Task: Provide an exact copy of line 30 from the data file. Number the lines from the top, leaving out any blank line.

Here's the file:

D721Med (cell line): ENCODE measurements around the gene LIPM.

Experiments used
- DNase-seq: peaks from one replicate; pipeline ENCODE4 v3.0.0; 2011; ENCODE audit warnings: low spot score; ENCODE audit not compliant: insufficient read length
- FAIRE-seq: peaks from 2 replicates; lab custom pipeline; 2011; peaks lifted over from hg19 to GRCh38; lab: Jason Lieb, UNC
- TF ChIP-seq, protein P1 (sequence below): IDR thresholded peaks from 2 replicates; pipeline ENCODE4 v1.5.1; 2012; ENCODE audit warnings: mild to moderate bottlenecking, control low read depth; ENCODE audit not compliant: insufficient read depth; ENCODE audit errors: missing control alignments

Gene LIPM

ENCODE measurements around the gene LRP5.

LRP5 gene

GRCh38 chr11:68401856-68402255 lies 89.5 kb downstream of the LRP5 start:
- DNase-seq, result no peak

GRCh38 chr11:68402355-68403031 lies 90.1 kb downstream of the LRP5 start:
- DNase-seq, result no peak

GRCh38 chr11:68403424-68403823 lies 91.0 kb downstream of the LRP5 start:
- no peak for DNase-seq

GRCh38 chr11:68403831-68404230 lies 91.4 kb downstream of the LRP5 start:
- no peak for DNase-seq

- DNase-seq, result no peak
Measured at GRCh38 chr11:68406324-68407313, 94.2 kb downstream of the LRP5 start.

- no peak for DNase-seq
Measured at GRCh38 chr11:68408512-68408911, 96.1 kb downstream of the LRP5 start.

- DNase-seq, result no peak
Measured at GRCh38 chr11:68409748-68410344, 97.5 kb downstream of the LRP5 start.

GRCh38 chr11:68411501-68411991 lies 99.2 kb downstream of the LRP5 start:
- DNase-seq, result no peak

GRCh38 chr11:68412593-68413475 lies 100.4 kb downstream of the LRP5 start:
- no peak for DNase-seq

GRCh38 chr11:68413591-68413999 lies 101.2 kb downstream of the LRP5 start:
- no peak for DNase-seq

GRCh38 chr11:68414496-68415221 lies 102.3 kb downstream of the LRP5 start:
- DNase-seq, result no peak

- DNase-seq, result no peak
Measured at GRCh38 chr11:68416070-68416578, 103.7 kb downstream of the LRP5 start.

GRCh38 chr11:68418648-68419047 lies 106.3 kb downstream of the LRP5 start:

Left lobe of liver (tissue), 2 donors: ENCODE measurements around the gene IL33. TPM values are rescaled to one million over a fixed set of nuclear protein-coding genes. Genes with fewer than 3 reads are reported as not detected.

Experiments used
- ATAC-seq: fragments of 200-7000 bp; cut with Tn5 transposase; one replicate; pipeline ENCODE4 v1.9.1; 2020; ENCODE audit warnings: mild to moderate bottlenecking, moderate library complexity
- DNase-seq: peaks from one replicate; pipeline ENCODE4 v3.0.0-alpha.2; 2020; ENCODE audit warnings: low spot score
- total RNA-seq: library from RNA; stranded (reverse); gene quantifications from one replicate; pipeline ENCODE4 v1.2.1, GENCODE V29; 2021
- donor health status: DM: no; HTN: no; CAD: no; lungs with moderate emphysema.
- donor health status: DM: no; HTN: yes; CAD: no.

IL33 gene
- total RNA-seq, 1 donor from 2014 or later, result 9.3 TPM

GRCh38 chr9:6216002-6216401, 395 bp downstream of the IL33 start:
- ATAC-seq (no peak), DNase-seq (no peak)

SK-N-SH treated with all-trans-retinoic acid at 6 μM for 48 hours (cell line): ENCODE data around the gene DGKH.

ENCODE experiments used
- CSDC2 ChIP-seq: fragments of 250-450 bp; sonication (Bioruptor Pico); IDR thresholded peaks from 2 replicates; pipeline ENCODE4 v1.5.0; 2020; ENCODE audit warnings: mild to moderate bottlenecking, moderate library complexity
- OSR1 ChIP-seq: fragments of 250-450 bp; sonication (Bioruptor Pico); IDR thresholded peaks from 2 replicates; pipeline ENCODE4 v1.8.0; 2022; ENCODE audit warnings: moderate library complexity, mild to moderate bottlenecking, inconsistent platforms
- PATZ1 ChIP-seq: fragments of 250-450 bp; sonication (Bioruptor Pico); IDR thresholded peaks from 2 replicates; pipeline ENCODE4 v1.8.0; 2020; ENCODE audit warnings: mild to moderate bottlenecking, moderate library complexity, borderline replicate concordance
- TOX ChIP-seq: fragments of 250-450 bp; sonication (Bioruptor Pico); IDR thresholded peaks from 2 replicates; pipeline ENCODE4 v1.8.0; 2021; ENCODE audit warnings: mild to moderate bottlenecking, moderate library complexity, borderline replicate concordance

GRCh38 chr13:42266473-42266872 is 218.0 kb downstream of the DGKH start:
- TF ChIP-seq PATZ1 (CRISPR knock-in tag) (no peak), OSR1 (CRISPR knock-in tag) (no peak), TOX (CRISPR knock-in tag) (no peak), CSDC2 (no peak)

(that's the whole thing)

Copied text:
- DNase-seq, result no peak